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Grilled Tuna

Pro football: Parcells' return to New England with the New York Jets is generating plenty of canned heat.

September 11, 1997|T.J. SIMERS | TIMES STAFF WRITER

FOXBORO, Mass. — For you folks out west, this might be nothing more than the Battle of Grating Accents with Bostonians and New Yorkers hurling indecipherable insults at each other and exchanging headline barbs across the back pages of their tabloid newspapers.

But here in Boston and Danvers and Quincy, where there's a sports pub at the ends of almost every street, this weekend is being billed as a religious experience. And although Bill Parcells, the former Patriot coach, a.k.a. "the Big Tuna," has been excommunicated for his betrayal, he has yet to do his penance and must now be publicly humiliated upon his return to New England as coach of the New York Jets.

It is only Wednesday, and already the "Can the Tuna" T-shirts are almost sold out at the New England Patriots' gift shop, two days before things really get going at the official downtown "Tuna Barbecue and Pep Rally" in preparation for "Tuna Bowl I."

"In my opinion this whole thing has been overblown," Patriot quarterback Drew Bledsoe said.

The hype is just beginning, and by week's end the Tuna will be grilled, chopped and devoured, probably leaving Parcells to regret that haunting remark he made in 1980 while working as Patriot linebacker coach when he yelled at Rick Sanford: "Who do you think I am? Charlie the Tuna, where I believe everything everybody tells me?"

One newspaper here already has shown a picture of New England wide receiver Terry Glenn, once called "she" by Parcells, celebrating with a tuna held high over his head. A radio station has been carting a whale-sized replica of Parcells around town all week. Football fans are urged to vote: Bill Parcells or Pete Carroll? at http://patriots.projo.com.

"It's kind of what the fans have been waiting for, what certain players have been waiting for," said linebacker Chris Slade, who particularly disliked Parcells' way of doing business. "No, it's not just another day at the office. It's going to be a special week for us."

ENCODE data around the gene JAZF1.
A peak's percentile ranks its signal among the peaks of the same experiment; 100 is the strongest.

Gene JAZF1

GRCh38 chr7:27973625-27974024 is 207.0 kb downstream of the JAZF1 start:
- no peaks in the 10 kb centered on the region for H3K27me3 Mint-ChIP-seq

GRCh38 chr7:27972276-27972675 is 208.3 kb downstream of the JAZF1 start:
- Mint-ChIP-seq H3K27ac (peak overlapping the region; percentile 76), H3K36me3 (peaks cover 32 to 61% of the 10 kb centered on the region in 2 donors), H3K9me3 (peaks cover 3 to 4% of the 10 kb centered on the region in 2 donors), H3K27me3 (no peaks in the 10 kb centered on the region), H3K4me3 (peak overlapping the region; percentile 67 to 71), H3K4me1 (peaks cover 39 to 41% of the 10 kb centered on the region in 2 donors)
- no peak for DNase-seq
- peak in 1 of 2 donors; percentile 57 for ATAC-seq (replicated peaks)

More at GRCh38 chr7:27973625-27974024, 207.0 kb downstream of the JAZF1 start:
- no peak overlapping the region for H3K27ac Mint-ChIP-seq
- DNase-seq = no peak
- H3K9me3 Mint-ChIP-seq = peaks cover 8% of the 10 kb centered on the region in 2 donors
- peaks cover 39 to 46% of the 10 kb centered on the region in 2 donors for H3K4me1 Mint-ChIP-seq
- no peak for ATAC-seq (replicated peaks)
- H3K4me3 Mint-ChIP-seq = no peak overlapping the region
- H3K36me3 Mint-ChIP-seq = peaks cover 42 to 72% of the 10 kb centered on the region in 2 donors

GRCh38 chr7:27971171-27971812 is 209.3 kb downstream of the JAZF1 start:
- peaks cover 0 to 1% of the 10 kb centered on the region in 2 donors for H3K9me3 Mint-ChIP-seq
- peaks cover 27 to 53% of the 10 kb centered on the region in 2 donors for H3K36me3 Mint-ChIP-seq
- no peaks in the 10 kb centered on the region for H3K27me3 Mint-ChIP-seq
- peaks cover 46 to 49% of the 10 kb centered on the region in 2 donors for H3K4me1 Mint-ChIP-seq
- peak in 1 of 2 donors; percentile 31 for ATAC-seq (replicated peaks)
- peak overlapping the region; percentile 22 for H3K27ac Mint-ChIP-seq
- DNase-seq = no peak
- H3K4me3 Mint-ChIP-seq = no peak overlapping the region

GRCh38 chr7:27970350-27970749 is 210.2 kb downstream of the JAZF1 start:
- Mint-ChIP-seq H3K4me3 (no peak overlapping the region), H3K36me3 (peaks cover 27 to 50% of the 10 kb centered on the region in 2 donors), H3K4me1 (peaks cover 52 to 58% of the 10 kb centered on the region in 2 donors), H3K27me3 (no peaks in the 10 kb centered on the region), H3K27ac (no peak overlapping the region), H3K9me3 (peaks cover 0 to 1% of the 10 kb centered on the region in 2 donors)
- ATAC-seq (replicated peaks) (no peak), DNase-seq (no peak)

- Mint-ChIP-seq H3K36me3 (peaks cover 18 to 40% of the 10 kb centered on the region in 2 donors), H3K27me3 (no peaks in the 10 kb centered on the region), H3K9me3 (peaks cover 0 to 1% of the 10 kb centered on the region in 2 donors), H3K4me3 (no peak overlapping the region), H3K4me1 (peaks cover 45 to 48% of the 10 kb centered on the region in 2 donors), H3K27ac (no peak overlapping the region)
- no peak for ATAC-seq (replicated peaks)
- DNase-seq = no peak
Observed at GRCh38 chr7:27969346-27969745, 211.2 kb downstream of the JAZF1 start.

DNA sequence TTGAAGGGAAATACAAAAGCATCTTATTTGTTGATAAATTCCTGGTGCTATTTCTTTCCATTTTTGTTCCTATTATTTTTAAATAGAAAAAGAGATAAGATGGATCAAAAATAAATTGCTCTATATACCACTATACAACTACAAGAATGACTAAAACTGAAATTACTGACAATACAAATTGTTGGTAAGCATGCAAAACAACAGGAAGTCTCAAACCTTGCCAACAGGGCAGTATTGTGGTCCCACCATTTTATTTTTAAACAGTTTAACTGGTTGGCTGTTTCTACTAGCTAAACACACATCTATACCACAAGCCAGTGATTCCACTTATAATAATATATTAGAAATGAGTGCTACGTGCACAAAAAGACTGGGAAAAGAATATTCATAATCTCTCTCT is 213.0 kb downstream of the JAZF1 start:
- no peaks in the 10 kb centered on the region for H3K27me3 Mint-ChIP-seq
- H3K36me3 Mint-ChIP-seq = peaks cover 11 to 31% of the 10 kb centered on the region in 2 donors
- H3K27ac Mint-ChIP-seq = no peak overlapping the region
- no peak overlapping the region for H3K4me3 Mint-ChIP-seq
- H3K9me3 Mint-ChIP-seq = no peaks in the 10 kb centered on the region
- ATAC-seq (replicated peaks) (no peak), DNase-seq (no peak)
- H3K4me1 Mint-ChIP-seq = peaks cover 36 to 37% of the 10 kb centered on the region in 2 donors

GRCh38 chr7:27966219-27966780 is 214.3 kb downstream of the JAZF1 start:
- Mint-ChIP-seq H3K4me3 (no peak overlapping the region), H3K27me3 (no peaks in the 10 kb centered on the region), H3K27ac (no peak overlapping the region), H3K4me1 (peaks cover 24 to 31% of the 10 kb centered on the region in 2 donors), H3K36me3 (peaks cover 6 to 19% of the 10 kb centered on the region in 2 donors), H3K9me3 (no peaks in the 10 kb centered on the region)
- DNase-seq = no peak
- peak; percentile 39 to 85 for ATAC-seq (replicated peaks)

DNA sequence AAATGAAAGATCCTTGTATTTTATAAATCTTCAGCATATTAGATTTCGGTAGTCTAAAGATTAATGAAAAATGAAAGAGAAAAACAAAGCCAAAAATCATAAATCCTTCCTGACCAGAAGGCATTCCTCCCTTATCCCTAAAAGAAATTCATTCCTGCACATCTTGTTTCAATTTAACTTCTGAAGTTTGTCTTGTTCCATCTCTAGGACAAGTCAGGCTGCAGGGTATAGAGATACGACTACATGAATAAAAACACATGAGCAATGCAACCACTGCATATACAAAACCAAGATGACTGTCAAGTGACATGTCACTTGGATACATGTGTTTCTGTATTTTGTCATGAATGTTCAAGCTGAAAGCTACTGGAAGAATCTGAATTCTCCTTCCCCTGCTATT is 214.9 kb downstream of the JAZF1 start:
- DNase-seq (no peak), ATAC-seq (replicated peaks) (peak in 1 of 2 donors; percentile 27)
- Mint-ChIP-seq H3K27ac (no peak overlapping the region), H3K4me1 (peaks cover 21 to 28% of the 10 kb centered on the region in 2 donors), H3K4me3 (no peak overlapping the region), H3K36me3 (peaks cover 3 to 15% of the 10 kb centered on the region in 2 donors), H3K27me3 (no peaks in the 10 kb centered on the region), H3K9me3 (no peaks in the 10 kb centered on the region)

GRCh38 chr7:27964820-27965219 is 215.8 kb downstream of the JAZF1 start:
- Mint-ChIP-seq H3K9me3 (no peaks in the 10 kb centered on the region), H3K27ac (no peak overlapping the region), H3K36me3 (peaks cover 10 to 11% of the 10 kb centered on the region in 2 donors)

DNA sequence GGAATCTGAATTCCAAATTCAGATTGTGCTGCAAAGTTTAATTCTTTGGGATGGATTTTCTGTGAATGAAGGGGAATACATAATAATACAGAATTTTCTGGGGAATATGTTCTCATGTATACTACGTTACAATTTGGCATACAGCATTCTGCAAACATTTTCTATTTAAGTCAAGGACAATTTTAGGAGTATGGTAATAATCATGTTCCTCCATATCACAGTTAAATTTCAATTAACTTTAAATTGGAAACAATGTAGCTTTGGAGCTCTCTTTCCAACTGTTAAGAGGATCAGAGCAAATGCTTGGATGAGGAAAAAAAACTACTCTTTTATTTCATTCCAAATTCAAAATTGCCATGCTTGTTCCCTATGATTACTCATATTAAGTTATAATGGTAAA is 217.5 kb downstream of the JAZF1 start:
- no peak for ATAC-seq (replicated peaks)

Imagine the reaction of 60,000 fans when it comes time to officially harpoon the Tuna in pregame introductions, or after the game, which the Patriots are overwhelming favorites to win.

"I'm a grown man and I know you can't go through this world without being stung once in a while," Parcells said.

Never mind that this franchise was dead in the water before Parcells' arrival in 1993, 2-14, rumored on its way to St. Louis and selling fewer than 25,000 season tickets a year.

Now the team will be playing in front of its 34th consecutive sellout with a season-ticket base of 59,000, and so why isn't Parcells being greeted by a standing ovation?

Too much bad blood, because even though the Patriots went to the Super Bowl with Parcells as their coach last season, when the team plane returned from New Orleans, Parcells was not on it.

Unhappy with having some of his power revoked by Robert Kraft, who had bought the club a year after Parcells had been hired, the Big Tuna returned to the Big Apple to make really big bucks.

The Patriots received four draft picks as compensation for losing Parcells, including the Jets' No. 1 pick in 1999, but the people were angry, siding with Kraft, who had pulled rank on Parcells earlier and vetoed the selection of a defensive lineman in order to take Glenn, now the Patriots' game-breaker.

"You either like him or you hate him," said Ray Lucas, a special-teams performer for the Patriots last season and now an employee of the Jets.

If you like Bill Parcells, you see Patton pushing his troops beyond human endurance, bodies falling everywhere, but victory ultimately and gloriously being achieved. If you don't like Parcells, you take note of his lackluster 32-32 record in four years at New England, the fact he elected to kick the ball to Desmond Howard in a 35-21 Super Bowl XXXI defeat to Green Bay, and his acrimonious departure without saying goodbye to his team at a time when everyone else wanted a parade.

"I don't think there was going to be a real pleasant way to end it there," Parcells said. "I tried to take the high road. . . . I tried to make contact with many of those players during the course of the year, and I've been successful, but not with all."

If you are a real New England loyalist, cheering for the Red Sox and Celtics for no other apparent reason, love him or hate him, there remains a bitter feeling that Parcells' pending abdication hogged the Super Bowl spotlight from his players.

"It took away from some of the things that could have been written about the players and some of the attributes we had that week," admitted tackle and team leader Bruce Armstrong. "The whole thing was a little messy--it could have been handled a little differently."

In one more comical sidelight, the Jets scheduled Parcells' telephone conference call with the Boston-area media Wednesday at the same time and only time the Patriots were making their players available for interviews--and for the most part the media stuck with the coaching icon and ignored the 2-0 Patriots.

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